Almost two decades have passed since the end of the cold war, and living in a unipolar world dominated by the US has begun to change the way scholars view the history of twentieth-century Europe. For someone in his mid-thirties, like the British historian Adam Tooze, the rise of America to the superpower status it has enjoyed for most of his adult life is the fundamental fact of the last century as well as the present one. Already in the decade from 1924 to 1935, the total national income of the US averaged three times more than that of Great Britain, nearly four times more than that of Germany, and around five times more than that of France or the Soviet Union. Disparities in living standards were less marked, but still striking. Over the same period, British per capita Gross Domestic Product was running at 89 percent of the comparable US figure, French at 72 percent, German at 63 percent, and Soviet at 25 percent.
European contemporaries were very much aware of these facts; and none more so than Adolf Hitler. Already in his unpublished “Second Book,” written in 1928, he was declaring that “the European, even without being fully conscious of it, applies the conditions of American life as the yardstick for his life.” For Hitler, who read the Wild West novels of Karl May during his childhood and adolescence, it seemed obvious that America had achieved its industrial advantage and high standard of living through its conquest of the West and its extermination of the Native American population. If Germany, as Europe’s leading power, did not do something similar, the “threatened global hegemony of the North American continent” would degrade all the European powers to the level of “Switzerland and Holland.” Far from being the revival of some medieval dream of conquest sparked by the example of the Teutonic Knights, Hitler’s drive to conquer Eastern Europe was based on a very modern model, a model of colonization, enslavement, and extermination that had its parallels in the creation of European empires in Africa and Australia, or the nineteenth-century Russian conquest of Central Asia and Siberia.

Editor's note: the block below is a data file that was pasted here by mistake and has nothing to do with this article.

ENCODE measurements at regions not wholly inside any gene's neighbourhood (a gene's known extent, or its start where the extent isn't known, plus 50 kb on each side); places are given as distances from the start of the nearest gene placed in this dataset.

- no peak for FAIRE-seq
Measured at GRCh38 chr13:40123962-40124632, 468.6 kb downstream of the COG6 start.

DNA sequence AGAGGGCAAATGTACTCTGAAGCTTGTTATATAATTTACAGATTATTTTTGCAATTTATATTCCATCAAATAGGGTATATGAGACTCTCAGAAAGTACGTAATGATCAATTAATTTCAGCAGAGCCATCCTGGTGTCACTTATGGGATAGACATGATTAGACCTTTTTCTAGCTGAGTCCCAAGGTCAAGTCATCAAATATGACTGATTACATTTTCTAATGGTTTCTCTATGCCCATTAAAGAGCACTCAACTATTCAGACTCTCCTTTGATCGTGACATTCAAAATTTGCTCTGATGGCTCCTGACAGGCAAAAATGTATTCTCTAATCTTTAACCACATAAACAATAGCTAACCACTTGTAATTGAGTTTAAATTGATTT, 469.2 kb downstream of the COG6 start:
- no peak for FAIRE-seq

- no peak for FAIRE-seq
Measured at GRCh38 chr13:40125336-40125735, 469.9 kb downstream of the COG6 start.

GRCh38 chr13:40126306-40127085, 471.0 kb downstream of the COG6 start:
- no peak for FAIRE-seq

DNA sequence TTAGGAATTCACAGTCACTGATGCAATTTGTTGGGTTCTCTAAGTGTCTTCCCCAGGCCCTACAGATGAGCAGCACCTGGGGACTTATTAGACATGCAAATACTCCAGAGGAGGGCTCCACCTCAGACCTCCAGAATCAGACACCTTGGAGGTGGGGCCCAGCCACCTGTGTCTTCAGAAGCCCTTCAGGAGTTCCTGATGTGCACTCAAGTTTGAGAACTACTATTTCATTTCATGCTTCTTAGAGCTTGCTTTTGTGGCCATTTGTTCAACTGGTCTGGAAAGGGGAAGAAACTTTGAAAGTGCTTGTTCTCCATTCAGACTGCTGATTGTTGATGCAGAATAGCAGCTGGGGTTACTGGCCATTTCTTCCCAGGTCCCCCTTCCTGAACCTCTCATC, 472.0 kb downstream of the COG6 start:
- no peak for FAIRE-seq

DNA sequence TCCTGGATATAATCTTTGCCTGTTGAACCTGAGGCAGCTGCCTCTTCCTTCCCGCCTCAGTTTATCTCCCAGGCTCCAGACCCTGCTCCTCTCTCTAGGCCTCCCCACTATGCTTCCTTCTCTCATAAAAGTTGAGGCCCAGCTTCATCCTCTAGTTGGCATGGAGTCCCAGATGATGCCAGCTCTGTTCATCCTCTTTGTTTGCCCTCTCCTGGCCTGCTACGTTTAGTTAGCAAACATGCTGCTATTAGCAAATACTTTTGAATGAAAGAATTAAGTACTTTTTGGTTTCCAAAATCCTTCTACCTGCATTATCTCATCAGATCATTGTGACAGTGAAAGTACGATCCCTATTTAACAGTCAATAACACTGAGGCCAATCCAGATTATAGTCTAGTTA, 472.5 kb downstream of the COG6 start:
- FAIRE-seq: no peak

Here, for Hitler, lay the key to Germany’s achievement of European dominance:
In future, the only state that will be able to stand up to North America will be the one that has understood how…to raise the value of its people in racial terms and to bring them into the state-form most appropriate for this purpose.
That state form, of course, was the dictatorship of the Third Reich, and as soon as Hitler came to power, he threw off the shackles of the peace settlement concluded at the end of World War I, which had restricted Germany’s army to a maximum of 100,000 men and banned the construction of tanks, airplanes, battleships, and other essential instruments of modern warfare.
Adam Tooze, whose work so far has focused on the emergence of economic statistics in early-twentieth-century Germany, gathers much economic data…
This is exclusive content for subscribers only.
Get unlimited access to The New York Review for just $1 an issue!
Continue reading this article, and thousands more from our archive, for the low introductory rate of just $1 an issue. Choose a Print, Digital, or All Access subscription.